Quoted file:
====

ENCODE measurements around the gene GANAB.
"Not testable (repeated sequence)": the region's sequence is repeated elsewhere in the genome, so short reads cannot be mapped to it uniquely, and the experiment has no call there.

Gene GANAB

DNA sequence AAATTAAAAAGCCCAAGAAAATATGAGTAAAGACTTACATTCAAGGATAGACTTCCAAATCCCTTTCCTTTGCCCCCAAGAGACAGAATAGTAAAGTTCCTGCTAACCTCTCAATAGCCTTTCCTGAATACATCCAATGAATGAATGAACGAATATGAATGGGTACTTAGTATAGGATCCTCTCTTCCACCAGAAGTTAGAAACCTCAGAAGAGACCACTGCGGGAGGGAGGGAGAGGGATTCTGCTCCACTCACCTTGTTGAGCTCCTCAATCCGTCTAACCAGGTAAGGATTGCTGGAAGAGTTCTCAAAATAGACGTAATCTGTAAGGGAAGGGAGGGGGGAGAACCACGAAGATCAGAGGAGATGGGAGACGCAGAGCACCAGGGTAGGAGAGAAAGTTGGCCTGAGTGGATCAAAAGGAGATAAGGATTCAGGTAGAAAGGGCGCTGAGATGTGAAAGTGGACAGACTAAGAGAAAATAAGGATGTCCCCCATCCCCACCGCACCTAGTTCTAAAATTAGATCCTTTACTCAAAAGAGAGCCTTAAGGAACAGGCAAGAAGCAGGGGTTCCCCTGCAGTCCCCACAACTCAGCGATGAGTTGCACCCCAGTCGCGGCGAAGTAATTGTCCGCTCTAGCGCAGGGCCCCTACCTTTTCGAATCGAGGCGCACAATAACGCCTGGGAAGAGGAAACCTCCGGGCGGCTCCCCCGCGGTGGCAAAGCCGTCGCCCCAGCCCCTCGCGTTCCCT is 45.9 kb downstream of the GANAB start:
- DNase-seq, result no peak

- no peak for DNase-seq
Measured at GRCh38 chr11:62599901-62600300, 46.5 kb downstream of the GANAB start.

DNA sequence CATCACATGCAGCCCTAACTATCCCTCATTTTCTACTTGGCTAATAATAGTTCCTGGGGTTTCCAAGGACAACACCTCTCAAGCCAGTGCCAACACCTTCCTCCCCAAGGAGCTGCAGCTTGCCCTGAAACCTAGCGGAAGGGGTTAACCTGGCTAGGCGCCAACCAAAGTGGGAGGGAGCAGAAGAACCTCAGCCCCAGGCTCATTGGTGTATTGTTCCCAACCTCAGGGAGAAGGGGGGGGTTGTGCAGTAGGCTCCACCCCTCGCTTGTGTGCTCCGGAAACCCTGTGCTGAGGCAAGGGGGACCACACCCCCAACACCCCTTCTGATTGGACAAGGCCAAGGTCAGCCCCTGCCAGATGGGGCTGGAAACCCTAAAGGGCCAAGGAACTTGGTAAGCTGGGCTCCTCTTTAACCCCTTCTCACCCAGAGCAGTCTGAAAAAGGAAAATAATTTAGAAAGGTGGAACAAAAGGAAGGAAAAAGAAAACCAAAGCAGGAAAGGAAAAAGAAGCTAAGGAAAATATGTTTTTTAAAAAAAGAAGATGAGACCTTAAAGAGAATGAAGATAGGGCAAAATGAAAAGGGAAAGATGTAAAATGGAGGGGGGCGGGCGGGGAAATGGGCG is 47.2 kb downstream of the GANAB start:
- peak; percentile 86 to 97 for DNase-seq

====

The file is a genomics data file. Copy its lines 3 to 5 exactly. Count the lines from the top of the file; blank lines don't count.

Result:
Gene GANAB

DNA sequence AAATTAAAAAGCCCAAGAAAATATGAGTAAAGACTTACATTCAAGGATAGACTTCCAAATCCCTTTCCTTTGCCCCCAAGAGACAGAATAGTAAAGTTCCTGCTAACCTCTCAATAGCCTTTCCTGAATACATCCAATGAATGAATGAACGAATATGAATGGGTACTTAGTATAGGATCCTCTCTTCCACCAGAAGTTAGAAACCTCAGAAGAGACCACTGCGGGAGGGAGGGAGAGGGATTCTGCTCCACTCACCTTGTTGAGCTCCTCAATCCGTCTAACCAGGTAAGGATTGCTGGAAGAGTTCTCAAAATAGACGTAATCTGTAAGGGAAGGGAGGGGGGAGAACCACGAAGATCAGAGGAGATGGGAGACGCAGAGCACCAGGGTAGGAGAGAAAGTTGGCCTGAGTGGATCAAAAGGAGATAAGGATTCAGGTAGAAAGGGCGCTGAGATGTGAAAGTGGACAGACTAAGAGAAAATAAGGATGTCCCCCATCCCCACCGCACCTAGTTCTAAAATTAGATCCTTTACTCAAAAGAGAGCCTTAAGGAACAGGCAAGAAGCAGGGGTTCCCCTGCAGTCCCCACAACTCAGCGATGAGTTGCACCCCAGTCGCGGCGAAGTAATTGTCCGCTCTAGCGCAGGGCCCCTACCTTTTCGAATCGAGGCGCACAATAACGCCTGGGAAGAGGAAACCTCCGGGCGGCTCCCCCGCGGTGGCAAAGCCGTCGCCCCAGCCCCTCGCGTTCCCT is 45.9 kb downstream of the GANAB start:
- DNase-seq, result no peak